The Covenant & God
God, too, is bound by this divine agreement.
The binding of God in the covenant is the guarantor that redemption is the true fate of humankind. Reality itself does not always seem to operate to ensure the triumph of good. Ultimately, then, it is God's promise that justifies hope. This is the irony and paradox of the "guarantee": It is built on nothing more substantial than the word of God. What could be more ephemeral than a word, especially when the promise of redemption may point to an event hundreds or even thousands of years away?
Yet Jews trusted, waited, and worked. The Torah is no easy, ironclad guarantee against fate or suffering, yet it has outlasted empires. The Jews' testimony is that the covenant will outlast even those societies and cultures that deny its existence. On the other hand, the ethics of asking people to depend on God's word implies that God will truly bind God's own self to keep that promise.
Shavuot Celebrates Partnership
Therefore, Shavuot is not a coronation ceremony. On Rosh Hashanah, Jews blow the shofar [ram's horn]and crown the Lord as ruler of the universe. Shavuot is a more "democratic" holiday. It remembers those who trekked to Sinai to receive the Torah. It celebrates the God who "descended upon the mountain" and bound the divine self permanently to the Jewish people. A ruler issues decrees of life and death. A covenant rests upon "free negotiations, mutual assumption of duties, and full recognition of the equal rights of both parties."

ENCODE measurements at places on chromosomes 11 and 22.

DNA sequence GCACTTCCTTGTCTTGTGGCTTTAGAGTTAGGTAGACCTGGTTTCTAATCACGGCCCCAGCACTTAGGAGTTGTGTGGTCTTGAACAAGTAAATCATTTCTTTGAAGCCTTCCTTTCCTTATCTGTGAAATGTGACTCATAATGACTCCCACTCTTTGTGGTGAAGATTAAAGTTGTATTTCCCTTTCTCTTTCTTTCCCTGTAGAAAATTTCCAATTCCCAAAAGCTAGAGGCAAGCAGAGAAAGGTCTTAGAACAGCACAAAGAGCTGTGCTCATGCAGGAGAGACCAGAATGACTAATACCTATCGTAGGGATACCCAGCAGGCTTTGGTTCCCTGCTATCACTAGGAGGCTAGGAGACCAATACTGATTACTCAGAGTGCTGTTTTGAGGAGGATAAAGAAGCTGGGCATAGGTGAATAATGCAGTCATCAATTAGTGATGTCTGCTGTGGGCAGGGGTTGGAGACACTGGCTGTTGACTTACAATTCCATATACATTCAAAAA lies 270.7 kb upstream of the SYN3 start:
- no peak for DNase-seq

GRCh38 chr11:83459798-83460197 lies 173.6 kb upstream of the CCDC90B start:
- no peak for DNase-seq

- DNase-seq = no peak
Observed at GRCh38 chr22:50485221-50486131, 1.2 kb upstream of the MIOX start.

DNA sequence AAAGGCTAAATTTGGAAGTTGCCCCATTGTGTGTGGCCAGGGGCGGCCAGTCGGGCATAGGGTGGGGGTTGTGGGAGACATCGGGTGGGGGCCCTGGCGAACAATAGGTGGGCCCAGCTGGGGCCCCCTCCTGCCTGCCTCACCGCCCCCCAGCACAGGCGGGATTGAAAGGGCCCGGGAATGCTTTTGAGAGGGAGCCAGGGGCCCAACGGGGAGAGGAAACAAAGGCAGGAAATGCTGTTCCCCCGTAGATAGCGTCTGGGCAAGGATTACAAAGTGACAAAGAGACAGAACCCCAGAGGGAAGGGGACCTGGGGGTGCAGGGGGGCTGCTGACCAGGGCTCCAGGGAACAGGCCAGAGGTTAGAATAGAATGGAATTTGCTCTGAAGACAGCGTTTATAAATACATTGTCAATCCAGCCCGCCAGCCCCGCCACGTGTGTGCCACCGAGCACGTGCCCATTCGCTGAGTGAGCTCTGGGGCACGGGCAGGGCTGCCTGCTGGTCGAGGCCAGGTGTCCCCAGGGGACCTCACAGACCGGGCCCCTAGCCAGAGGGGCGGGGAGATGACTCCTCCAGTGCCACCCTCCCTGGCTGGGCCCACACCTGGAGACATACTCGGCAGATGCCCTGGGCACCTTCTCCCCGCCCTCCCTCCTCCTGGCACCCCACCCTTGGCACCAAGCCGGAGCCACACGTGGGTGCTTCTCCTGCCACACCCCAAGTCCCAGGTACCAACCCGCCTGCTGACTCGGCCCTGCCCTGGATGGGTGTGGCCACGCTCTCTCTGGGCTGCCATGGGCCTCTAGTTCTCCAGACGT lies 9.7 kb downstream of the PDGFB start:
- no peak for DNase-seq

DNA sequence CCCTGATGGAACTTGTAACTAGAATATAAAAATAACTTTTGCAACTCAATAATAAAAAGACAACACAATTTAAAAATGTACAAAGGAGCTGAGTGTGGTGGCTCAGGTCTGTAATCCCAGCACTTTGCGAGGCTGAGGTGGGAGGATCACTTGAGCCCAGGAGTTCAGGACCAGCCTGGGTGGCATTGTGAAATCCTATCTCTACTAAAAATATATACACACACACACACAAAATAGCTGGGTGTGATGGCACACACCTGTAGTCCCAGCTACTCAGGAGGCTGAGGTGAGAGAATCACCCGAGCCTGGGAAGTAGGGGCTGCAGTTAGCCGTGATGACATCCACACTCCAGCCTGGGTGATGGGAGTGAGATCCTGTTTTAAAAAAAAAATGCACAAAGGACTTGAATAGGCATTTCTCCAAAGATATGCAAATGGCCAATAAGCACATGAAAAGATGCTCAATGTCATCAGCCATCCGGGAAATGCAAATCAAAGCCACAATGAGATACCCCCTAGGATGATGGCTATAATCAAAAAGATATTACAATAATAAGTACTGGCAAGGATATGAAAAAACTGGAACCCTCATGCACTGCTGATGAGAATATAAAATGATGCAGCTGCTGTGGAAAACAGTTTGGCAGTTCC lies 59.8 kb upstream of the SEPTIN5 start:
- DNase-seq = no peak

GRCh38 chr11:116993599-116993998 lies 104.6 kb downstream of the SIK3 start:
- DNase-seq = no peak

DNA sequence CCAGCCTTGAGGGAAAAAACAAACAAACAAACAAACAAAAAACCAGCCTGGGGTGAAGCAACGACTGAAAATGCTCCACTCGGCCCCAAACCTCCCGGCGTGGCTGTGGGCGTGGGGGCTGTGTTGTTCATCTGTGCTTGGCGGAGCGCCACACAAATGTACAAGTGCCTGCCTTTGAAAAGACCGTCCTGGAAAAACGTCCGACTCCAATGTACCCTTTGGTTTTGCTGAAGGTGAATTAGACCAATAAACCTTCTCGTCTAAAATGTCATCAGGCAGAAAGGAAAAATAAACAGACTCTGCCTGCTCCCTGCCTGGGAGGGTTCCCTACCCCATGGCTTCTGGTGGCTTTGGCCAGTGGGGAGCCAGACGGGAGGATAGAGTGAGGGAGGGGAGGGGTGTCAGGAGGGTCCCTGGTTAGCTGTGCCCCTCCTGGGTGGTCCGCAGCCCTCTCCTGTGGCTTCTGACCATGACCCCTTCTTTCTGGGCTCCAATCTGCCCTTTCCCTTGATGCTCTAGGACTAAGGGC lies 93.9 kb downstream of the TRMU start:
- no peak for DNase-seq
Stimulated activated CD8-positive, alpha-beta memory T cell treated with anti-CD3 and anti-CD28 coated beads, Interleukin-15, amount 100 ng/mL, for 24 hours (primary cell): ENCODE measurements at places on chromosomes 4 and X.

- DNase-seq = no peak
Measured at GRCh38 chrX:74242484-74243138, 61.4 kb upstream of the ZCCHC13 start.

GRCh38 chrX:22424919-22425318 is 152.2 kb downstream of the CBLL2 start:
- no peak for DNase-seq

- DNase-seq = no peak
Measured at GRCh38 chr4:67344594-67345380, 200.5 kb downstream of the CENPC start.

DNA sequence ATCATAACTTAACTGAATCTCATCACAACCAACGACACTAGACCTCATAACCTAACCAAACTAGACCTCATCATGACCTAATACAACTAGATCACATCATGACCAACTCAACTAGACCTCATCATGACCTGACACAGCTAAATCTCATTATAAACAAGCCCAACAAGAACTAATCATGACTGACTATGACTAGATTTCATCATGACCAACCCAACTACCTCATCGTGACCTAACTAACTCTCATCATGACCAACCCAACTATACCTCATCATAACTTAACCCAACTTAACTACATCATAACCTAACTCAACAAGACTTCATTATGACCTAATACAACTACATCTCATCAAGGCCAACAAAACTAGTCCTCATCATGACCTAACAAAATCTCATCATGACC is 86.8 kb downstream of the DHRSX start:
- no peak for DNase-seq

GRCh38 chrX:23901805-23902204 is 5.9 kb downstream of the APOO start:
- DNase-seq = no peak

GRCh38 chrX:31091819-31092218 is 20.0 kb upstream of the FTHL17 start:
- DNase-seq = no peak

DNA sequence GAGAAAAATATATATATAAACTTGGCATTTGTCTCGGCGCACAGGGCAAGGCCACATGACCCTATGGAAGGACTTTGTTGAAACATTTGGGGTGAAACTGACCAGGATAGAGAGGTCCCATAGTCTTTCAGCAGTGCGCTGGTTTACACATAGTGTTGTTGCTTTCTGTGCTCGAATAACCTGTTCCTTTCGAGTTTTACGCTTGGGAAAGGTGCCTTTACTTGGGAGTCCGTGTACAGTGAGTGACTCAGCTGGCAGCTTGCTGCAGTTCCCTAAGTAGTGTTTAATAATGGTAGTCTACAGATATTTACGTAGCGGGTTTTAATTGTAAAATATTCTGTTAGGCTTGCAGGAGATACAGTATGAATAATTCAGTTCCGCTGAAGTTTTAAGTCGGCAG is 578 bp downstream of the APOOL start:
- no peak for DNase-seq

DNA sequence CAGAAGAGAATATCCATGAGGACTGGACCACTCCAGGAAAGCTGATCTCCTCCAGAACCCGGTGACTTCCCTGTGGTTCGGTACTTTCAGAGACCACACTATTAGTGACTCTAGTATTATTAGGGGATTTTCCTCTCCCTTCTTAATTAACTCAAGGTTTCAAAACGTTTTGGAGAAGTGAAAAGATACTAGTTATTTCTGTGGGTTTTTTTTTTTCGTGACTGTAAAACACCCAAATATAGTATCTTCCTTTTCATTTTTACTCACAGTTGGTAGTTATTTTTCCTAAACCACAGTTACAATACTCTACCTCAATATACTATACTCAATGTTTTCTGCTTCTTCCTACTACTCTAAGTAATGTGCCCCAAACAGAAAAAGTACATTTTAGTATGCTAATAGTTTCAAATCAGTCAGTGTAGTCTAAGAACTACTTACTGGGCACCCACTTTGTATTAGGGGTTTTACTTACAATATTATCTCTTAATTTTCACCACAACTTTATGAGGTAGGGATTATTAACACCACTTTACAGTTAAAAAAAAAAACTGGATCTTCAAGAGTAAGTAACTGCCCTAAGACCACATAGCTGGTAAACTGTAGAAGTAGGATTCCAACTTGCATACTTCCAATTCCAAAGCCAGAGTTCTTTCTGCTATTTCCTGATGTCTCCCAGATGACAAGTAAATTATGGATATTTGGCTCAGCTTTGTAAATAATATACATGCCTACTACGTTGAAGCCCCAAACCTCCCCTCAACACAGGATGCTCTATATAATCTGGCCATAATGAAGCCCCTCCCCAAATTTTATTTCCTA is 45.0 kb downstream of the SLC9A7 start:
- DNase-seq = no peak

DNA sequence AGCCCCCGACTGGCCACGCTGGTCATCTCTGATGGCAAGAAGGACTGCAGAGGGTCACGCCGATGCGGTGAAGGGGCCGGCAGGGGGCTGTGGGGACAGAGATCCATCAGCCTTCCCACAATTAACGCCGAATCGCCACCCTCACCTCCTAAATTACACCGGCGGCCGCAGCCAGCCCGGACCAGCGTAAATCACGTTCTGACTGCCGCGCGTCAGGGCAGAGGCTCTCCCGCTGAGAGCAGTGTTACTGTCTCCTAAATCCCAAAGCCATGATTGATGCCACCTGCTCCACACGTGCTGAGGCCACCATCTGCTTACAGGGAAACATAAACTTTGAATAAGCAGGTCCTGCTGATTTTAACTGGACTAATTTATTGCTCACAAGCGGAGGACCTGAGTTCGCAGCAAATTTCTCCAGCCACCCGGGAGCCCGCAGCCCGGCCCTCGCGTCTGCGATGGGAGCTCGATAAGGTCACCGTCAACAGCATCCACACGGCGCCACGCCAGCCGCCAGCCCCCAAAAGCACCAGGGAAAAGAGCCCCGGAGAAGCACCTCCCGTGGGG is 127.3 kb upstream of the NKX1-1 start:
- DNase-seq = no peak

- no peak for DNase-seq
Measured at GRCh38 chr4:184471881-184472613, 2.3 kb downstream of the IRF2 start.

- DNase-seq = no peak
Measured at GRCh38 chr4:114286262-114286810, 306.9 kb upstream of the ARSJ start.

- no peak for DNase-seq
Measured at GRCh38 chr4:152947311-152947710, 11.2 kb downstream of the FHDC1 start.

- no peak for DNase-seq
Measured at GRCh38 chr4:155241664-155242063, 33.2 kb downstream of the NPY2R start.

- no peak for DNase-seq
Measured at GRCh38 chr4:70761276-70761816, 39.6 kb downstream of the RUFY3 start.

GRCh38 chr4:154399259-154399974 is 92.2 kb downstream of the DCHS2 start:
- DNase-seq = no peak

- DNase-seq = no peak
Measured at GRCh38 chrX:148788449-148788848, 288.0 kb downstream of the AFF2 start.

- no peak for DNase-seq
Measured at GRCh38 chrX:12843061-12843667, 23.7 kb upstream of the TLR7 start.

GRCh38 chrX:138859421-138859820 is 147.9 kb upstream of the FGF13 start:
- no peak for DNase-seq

God also becomes a partner in this covenantal community. God joins in human community and shares in its covenantal existence. As Joseph B. Soloveitchik points out, the whole concept of God suffering along with humanity ("I [God] shall be with him in trouble" [Psalm 91:5]) "can only be understood within the perspective of the covenantal community that involves God in the destiny of his fellow members." [Joseph B. Soloveitchik, "The Lonely Man of Faith," in Tradition: A Journal of Jewish Thought, vol. 7 no. 21 (Summer 1965) pp. 5-67, especially pp 28-29.]
So Shavuot is the holiday of partnership. The Divine, out of unbounded love, voluntarily puts aside unbounded power; this equalizes the two partners. This idea of partnership has had an immeasurably positive impact on human history even beyond religion. Covenant became the source of morality and ethics, moving humanity away from magical and ritual/mechanical concepts of divine-human interaction. Concern for social justice, compassion for human suffering, and the demand that religious people serve other humans have all flowed from this idea.
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